The state of Kentucky is a pretty red state, politically. The only way to call it “blue” is if you’re looking at the University of Kentucky and the state’s support for their school. That’s about it.
As a result, it’s a state that typically values gun rights.
Yes, they have a Democrat in the governor’s mansion, but they’re still a pro-gun state.
They also have a news media not very different than every other state in the nation, so I shouldn’t have been too shocked when I saw a report all breathless about how gubernatorial candidates aren’t talking about gun control after Louisville.
Many elected officials in Louisville are very clear about what changes they want to make to gun policy after a devastating mass shooting downtown: more local control over their gun laws and generally stronger restrictions on guns in the state.
Rep. Morgan McGarvey, Louisville’s Democratic congressman, has also been vocal, criticizing GOP legislators for being more willing to “ban books and pronouns” than act on guns. Louisville Mayor Craig Greenberg has also called for legislative action.
But the state’s top candidates running for governor have had much less to say in the days since the shooting. And none of the Republicans running in the crowded primary have sided with Louisville officials in calling for any sort of gun control.
In general, the Republican candidates for governor have focused on mental health, not guns, in response to the mass shooting.
Well, why wouldn’t they? We know that both this shooter and the Nashville killer were suffering from mental health issues. Why not focus on those instead of guns, especially since mass murder can and does take place with weapons other than firearms?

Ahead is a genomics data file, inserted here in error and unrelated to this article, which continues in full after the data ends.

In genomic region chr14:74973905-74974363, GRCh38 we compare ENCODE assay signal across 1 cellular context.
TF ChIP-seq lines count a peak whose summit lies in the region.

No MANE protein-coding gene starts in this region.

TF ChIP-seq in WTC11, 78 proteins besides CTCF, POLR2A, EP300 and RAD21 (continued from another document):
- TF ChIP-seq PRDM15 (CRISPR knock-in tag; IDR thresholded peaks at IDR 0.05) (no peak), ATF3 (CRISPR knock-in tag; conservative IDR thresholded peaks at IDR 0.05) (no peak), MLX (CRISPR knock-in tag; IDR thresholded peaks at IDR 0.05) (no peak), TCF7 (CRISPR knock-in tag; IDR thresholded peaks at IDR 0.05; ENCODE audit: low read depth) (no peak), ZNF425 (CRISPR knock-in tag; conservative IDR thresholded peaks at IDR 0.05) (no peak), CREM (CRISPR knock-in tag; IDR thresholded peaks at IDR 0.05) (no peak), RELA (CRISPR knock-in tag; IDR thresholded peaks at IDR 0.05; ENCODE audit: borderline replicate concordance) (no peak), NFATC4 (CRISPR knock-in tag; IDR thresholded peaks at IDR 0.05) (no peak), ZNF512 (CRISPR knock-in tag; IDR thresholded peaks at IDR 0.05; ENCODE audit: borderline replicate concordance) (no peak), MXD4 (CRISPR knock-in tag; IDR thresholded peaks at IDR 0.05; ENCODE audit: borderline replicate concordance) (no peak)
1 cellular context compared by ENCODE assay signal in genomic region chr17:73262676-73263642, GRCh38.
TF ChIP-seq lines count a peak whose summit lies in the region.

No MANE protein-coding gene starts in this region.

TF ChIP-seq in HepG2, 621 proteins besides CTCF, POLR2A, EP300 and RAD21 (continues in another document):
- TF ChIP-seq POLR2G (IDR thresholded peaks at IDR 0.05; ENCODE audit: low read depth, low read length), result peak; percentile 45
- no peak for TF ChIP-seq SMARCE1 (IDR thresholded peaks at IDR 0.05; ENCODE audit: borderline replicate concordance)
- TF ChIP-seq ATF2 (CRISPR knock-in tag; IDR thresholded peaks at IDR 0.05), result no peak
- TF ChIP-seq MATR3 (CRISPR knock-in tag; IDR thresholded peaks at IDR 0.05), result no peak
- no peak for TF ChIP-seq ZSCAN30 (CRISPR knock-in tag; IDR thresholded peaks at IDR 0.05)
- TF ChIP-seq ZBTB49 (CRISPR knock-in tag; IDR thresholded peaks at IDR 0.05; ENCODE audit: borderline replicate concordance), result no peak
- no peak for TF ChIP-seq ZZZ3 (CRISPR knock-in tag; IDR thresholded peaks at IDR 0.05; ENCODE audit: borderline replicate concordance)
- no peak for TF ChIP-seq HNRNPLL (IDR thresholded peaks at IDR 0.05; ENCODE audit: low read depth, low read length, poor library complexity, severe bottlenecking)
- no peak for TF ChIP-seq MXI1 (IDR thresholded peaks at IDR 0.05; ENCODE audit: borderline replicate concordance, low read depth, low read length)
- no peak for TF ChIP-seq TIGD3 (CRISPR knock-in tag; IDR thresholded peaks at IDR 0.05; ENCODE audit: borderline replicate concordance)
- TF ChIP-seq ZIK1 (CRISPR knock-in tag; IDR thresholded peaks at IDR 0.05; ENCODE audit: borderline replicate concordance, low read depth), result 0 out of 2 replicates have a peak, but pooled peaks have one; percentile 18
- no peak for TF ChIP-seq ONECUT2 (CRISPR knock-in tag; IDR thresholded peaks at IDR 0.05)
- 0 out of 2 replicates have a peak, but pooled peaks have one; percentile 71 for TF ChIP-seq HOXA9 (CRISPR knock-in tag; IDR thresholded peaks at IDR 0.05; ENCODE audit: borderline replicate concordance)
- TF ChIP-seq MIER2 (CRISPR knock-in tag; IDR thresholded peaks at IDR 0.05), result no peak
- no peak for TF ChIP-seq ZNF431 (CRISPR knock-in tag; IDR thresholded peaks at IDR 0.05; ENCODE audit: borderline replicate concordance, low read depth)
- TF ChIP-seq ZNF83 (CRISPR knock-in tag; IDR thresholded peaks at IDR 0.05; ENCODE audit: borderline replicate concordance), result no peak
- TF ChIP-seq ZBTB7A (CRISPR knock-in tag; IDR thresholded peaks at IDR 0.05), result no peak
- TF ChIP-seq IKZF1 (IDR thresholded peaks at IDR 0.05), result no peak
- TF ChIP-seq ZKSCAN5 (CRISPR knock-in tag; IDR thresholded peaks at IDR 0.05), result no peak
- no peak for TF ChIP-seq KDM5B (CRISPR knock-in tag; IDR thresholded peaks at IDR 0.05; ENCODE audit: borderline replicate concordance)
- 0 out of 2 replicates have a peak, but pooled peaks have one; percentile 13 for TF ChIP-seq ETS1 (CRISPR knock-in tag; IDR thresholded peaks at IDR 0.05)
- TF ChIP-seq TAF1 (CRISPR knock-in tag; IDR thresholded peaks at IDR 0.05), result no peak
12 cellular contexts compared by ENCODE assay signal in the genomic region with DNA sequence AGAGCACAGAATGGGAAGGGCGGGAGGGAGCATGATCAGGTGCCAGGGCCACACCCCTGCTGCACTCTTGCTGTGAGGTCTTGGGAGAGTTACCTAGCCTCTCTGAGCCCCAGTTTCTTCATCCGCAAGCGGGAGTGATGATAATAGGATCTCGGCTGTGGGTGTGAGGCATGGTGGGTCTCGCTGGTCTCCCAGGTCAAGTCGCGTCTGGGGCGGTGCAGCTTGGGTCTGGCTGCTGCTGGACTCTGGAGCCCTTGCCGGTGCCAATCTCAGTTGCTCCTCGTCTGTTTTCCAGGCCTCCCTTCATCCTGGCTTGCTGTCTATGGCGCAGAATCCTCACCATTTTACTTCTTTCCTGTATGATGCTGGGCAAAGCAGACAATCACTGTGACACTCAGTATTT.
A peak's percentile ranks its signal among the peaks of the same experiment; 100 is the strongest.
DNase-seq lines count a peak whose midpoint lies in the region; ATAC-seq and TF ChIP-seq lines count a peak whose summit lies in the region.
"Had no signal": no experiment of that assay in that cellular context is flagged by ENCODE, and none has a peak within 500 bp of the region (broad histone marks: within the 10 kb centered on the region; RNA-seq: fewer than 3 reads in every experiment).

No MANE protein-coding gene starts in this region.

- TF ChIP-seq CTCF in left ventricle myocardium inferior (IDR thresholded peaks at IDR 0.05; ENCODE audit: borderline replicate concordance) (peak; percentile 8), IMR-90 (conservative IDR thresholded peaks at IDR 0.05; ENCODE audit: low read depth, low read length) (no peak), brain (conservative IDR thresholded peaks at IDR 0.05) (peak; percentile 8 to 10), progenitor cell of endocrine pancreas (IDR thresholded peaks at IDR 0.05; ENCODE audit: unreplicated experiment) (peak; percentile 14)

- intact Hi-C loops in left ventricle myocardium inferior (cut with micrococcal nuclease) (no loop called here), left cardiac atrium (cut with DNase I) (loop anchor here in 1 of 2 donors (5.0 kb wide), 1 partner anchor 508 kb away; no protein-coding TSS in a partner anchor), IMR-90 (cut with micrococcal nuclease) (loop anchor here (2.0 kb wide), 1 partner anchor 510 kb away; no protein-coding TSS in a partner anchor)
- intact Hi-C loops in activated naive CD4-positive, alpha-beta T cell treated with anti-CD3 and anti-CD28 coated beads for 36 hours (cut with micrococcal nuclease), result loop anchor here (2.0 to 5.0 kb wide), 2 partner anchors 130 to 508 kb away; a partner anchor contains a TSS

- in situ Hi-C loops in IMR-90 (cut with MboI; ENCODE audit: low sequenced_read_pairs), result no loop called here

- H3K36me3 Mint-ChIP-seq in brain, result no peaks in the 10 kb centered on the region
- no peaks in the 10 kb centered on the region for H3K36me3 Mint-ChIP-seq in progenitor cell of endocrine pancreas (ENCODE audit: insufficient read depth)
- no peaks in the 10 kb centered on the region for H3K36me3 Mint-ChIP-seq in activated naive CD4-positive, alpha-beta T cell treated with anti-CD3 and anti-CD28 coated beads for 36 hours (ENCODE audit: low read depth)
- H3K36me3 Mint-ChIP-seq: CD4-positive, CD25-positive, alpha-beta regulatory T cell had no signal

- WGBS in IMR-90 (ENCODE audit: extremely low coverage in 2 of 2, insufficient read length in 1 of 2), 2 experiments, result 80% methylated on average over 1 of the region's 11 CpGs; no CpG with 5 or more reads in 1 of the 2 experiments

Yet I find it very interesting that they’d focus on Republican candidates not talking about gun control.
As of right now, this is just the primary. There’s absolutely no chance of any Republican candidate that actually hopes to win the nomination will talk about gun control. Not right now, at a minimum.
That kind of thing might benefit them in a general election, if they chose to go that route, but in a primary? It’s not going to happen.
Yet the same report does go on to talk about all the Democrats talking about gun control, as if they’re somehow better than the Republicans. It’s infuriating.
The truth of the matter is that what we saw in Louisville is unlikely to have been prevented by literally any gun control measure you care to name. Even if he hadn’t had an AR-15, there’s little chance he couldn’t have killed just as many people, if not more, with the weapons available to him otherwise.
But the media has a profound tendency to just lash out for gun control, presenting it as an uncontested answer to all things violent.
Things aren’t that simple, though, and gun control is a simplistic solution to a complex problem. That literally never works out well.
These candidates aren’t talking about gun control because there’s no reason to be talking about gun control.